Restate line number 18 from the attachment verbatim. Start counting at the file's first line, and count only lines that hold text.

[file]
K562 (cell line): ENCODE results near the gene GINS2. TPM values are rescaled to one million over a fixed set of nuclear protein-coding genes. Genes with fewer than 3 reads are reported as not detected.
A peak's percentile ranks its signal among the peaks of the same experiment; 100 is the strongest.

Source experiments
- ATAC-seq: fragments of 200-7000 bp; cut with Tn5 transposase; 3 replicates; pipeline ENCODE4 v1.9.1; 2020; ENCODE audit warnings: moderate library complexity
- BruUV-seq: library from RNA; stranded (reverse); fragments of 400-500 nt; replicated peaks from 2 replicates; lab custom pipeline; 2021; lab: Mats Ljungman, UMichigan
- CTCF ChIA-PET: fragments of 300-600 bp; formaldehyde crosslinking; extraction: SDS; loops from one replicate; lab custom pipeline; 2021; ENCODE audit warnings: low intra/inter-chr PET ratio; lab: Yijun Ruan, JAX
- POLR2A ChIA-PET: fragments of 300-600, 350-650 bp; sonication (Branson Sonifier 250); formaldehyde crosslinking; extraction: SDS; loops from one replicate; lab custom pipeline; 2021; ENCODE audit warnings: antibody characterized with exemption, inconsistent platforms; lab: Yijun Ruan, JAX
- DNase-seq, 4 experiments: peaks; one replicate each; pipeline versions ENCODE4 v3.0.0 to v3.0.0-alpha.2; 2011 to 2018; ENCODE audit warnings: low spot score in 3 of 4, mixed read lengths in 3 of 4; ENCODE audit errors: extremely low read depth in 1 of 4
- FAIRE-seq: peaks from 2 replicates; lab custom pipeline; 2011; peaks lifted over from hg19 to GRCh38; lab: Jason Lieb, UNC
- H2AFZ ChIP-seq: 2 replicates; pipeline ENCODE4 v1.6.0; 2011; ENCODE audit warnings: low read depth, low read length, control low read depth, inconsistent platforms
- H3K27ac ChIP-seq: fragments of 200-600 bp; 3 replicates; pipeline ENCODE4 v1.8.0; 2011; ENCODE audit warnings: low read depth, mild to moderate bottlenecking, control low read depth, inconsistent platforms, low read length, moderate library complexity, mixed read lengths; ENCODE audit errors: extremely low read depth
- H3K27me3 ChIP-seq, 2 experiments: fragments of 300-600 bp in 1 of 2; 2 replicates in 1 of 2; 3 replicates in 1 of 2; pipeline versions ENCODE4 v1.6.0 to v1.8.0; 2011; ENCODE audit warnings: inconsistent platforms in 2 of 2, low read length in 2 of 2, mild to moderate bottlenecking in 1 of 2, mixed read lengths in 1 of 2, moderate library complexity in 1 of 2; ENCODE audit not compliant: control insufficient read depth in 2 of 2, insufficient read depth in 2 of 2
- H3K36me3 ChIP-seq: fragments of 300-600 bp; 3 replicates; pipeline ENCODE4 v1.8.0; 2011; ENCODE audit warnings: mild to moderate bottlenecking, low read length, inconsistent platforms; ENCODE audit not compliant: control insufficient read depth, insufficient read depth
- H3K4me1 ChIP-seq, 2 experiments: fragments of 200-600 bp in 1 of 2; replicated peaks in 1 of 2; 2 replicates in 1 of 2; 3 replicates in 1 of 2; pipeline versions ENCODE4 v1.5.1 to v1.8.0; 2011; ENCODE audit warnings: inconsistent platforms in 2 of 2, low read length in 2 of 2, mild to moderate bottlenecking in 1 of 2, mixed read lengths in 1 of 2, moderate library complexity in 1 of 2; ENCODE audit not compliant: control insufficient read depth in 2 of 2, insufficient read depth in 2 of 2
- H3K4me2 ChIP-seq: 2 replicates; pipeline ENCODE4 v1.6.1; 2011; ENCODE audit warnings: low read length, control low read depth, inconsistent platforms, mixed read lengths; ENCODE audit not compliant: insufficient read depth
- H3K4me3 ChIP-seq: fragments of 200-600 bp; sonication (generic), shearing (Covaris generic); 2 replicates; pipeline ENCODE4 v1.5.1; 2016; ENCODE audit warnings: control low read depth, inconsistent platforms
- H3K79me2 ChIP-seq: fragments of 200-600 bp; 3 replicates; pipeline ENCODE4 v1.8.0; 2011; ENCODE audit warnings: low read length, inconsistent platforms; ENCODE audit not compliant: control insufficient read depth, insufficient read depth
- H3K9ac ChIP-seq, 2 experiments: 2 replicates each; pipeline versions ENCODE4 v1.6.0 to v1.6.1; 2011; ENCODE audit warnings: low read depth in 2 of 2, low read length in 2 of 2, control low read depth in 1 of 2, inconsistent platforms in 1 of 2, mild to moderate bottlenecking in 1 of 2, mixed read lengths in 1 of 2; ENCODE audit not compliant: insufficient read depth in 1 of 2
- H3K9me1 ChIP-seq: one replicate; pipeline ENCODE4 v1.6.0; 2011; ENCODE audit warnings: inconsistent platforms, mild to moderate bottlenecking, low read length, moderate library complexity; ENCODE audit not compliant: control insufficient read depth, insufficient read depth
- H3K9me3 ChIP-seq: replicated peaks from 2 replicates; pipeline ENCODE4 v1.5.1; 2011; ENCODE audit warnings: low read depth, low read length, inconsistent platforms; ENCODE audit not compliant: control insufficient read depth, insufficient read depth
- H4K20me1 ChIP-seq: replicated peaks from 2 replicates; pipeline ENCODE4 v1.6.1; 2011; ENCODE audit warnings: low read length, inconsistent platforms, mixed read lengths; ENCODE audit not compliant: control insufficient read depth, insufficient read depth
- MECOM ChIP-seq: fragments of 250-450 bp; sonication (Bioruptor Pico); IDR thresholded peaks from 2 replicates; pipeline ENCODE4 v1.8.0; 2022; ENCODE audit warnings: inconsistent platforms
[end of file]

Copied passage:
- H3K9ac ChIP-seq, 2 experiments: 2 replicates each; pipeline versions ENCODE4 v1.6.0 to v1.6.1; 2011; ENCODE audit warnings: low read depth in 2 of 2, low read length in 2 of 2, control low read depth in 1 of 2, inconsistent platforms in 1 of 2, mild to moderate bottlenecking in 1 of 2, mixed read lengths in 1 of 2; ENCODE audit not compliant: insufficient read depth in 1 of 2